Frederick D. Provenza, PhD
Issue: Volume 73 Winter 2023
Online Publication Date: 21 December 2023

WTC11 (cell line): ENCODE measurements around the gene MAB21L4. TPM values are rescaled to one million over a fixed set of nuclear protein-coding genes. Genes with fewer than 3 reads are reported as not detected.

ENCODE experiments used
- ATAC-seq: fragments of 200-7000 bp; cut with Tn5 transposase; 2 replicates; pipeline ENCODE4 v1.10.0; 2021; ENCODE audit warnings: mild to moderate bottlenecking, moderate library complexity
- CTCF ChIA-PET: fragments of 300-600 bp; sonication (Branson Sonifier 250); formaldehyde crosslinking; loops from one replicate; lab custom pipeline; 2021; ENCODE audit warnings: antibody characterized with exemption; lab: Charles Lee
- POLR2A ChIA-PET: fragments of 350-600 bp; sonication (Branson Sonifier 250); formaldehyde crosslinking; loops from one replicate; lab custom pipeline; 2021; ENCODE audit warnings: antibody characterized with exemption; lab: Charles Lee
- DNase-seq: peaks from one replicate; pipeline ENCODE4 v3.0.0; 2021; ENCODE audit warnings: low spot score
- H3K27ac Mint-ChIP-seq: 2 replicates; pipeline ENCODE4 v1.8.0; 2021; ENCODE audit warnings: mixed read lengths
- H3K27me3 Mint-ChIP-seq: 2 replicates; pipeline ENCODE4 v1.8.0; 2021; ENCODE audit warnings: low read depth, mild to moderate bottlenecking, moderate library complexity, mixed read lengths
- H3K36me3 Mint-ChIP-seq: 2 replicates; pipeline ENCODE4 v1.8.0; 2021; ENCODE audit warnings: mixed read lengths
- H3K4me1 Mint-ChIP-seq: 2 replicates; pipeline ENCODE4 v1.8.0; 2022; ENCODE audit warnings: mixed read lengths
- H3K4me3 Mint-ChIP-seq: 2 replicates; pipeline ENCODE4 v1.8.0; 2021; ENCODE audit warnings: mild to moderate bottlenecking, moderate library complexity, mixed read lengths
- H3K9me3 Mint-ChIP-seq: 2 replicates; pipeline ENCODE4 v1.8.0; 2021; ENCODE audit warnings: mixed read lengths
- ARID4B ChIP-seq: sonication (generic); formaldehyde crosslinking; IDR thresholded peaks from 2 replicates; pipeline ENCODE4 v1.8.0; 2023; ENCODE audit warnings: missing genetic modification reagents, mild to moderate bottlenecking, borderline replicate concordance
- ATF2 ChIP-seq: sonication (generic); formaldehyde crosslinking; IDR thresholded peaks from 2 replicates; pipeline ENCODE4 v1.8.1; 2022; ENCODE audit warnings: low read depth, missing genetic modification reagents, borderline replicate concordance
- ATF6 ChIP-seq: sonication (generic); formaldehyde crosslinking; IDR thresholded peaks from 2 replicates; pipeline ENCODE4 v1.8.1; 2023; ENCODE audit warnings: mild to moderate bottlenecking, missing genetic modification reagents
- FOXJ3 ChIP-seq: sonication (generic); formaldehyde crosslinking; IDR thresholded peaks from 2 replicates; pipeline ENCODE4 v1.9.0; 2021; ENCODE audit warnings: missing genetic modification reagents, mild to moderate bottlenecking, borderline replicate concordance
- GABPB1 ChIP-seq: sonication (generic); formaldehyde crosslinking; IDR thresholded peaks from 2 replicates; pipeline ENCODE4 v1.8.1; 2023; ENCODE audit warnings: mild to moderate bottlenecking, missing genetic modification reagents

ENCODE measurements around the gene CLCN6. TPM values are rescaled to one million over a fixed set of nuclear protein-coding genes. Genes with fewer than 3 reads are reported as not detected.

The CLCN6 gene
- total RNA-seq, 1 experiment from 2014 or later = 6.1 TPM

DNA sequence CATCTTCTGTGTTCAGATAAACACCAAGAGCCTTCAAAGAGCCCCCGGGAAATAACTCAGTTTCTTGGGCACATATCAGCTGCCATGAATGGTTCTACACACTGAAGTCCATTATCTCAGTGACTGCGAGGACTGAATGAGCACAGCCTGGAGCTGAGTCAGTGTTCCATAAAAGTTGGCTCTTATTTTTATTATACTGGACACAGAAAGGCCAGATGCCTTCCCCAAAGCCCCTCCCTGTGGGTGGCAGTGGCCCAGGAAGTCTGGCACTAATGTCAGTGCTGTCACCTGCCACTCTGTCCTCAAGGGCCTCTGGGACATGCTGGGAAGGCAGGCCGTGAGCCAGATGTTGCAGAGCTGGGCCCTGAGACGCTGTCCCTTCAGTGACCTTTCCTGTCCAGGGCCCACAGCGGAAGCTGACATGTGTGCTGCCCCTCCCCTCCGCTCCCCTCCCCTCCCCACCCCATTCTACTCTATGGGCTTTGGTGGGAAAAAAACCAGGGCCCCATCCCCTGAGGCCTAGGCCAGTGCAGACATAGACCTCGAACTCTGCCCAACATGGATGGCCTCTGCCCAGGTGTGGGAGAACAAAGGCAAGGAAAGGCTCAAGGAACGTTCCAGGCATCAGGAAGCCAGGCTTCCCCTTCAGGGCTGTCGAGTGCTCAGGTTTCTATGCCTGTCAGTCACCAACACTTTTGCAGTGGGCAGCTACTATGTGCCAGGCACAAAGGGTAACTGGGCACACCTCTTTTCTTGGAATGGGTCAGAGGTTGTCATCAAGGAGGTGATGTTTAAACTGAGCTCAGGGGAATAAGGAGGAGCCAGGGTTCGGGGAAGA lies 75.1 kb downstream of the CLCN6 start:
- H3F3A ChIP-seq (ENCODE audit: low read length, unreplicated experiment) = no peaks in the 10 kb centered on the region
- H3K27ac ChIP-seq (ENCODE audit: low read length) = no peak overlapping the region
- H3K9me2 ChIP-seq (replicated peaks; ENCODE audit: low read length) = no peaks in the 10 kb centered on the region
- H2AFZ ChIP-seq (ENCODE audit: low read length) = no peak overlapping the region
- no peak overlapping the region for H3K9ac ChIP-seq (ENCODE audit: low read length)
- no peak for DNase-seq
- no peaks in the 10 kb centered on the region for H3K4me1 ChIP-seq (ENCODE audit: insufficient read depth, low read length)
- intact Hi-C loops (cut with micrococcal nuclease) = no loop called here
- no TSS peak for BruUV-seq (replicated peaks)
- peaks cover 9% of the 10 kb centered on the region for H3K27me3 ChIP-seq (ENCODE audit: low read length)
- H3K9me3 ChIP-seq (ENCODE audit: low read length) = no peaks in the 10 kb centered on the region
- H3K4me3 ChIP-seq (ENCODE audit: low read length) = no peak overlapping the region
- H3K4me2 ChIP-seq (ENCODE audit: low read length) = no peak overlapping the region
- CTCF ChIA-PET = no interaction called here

Homo sapiens have lived on Earth for roughly 300,000 years. Our ancestors were hunters and gatherers who used hundreds of plants and animals for food, medicine, clothing, and shelter. Only in the past 10,000 years did we transition from hunters and gatherers to pastoralists and small-scale farmers and ranchers. And only during the past century did we create civilizations reliant on industrial agriculture and fossil fuels. In the process, we transformed from sunlight-driven ecological economies linked with the landscapes that once nourished and sustained us to money-centric economies disconnected from nature and dependent on fossil fuels. Diet, human, and environmental health are now topics of great contention, but the terrain that links food production and nutrition with human and planetary health is not as simple as a holy war of plant vs meat eaters. Most humans are omnivores, and given the diversity of settings people inhabit, one-sizefits- all approaches to diets are bound to fail. We must value the many ways people sustain themselves globally and consider the vital roles plants and animals play in nourishing human and environmental health on a warming planet. If the projected lack of oil and natural gas by midcentury is correct, life in the decades ahead will likely become increasingly local and smaller in scale. These changes will create opportunities to produce foods locally in ways that nurture relationships among soil, water, plants, herbivores, farmers, ranchers, and consumers, who will all need to learn what it means to be locally adapted to our environments. Livestock can be our partners in fashioning diverse plant communities that create health for herbivores, omnivores, and carnivores below and above ground.